JUBA, Sudan (AFP) — Sudanese President Omar al-Beshir warned on Wednesday that possible legal proceedings against him by the International Criminal Court would damage foreign investment in the oil-rich country.
He spoke during a rare visit to semi-autonomous southern Sudan, which fought a 21-year civil war against Beshir's government and where he made a defiant call for unity against The Hague-based court.
"Sudan is a vibrant country with a vibrant economy," Beshir told a news conference in remarks translated into English by a southern official.
"But of course we know there is a negative mass media campaign mounted against Sudan and of course what the ICC is doing will affect some of the investors who are interested seriously to come to invest in Sudan."
Last month, the chief ICC prosecutor accused Beshir of masterminding a genocidal campaign in Darfur and requested an arrest warrant on 10 charges of genocide, crimes against humanity and war crimes.
Rebels in Sudan's western region of Darfur first rose up against Beshir's regime in 2003, fighting for resources and power -- similar motives to those that inspired decades of southern rebellion.
Beshir last visited Juba in January 2007 when he and First Vice President Salva Kiir, the former rebel who leads the south, traded accusations over failures in implementing the 2005 agreement that ended 21 years of civil war.
Since then, Kiir's Sudan People's Liberation Movement has been the main if sometimes uneasy coalition partner of Beshir's National Congress party.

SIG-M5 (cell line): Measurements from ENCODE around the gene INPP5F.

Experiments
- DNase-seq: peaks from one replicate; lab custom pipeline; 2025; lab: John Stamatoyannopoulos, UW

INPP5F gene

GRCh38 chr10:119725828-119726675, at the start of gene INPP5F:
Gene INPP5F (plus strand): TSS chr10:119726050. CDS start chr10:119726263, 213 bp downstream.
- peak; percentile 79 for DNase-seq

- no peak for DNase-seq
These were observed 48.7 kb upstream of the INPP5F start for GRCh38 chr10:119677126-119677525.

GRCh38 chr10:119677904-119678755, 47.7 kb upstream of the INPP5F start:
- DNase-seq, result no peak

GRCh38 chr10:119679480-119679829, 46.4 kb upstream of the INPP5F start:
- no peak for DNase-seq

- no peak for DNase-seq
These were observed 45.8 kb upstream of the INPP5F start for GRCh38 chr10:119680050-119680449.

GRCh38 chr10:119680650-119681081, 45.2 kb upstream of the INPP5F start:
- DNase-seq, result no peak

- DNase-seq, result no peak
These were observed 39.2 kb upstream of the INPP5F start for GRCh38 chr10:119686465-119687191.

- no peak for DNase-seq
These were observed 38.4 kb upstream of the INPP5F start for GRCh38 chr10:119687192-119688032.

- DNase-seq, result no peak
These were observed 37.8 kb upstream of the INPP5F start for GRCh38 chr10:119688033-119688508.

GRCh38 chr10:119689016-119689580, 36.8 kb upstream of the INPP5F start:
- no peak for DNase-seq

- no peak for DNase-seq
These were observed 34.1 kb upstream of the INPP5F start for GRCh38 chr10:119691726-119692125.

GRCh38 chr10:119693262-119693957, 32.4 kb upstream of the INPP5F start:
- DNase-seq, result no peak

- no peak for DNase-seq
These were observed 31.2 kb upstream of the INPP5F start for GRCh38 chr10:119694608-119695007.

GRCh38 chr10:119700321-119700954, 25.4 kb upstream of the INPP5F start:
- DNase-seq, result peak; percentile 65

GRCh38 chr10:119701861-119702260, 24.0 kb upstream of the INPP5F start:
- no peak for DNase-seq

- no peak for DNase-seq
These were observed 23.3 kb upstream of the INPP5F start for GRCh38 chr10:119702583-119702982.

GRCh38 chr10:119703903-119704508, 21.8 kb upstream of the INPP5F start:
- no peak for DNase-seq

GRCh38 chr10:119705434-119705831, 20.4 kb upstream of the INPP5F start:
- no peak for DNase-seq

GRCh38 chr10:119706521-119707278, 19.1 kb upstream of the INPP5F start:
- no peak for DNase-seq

"We will not deal with it or respond to it (the ICC)," Beshir said.
"All its resolutions, let them just soak them into water and drink them," he added in a speech to the southern legislative assembly packed with senior officials from the southern leadership.
But despite warm words of welcome from Kiir, who described Juba as the president's "second home", the speaker of the regional parliament raised concerns about delayed implementation of the 2005 peace deal.
"This accord is the historic political, economic fabric of our society. Nobody regardless of who he or she is should be allowed to destroy this treaty of peace," James Wani Igga said to loud applause.
He called border demarcations the "mother of all elements" in the deal.
North and south are waiting for international arbitration in The Hague to settle their dispute over the border demarcation of the contested oil-rich area of Abyei, where fighting three months ago threatened to reignite civil war.
"Until now there are oil wells whose location is precarious to say the least," Igga said.
"No peace-loving Sudanese would want to see any quarrel of the two partners over where the precise line is," he added.
Since the Darfur accusations, Beshir has been at pains to emphasise national unity. His regime has waged a diplomatic campaign to suspend any legal proceedings and convince detractors it is working for peace.
On August 8, after a three-year impasse, he appointed a chief administrator -- a southerner -- and a northern deputy for Abyei.
They were given two weeks to name a seven-member administrative council and an area council of 20, but there has been no announcement of the line-up.
Beshir also made Kiir chairman of a top-level crisis committee appointed in a bid to counter the ICC prosecutor's call.
Wearing a safari suit, Beshir was greeted by a guard of honour at Juba airport before signing a hydroelectric agreement, which an official in Khartoum said paved the way for three dams to be built in southern Sudan.
"The contract will be with a Chinese company to build three dams, two in Equatoria and the third in Bahr el-Ghazal," dams authority spokesman Isam Omar told AFP.
A spokesman for the Chinese embassy confirmed its ambassador was in Juba and that a contract had been signed, but could not provide further details.
China has opened a new consulate in Juba determined to tap greater economic potential from the undeveloped region.
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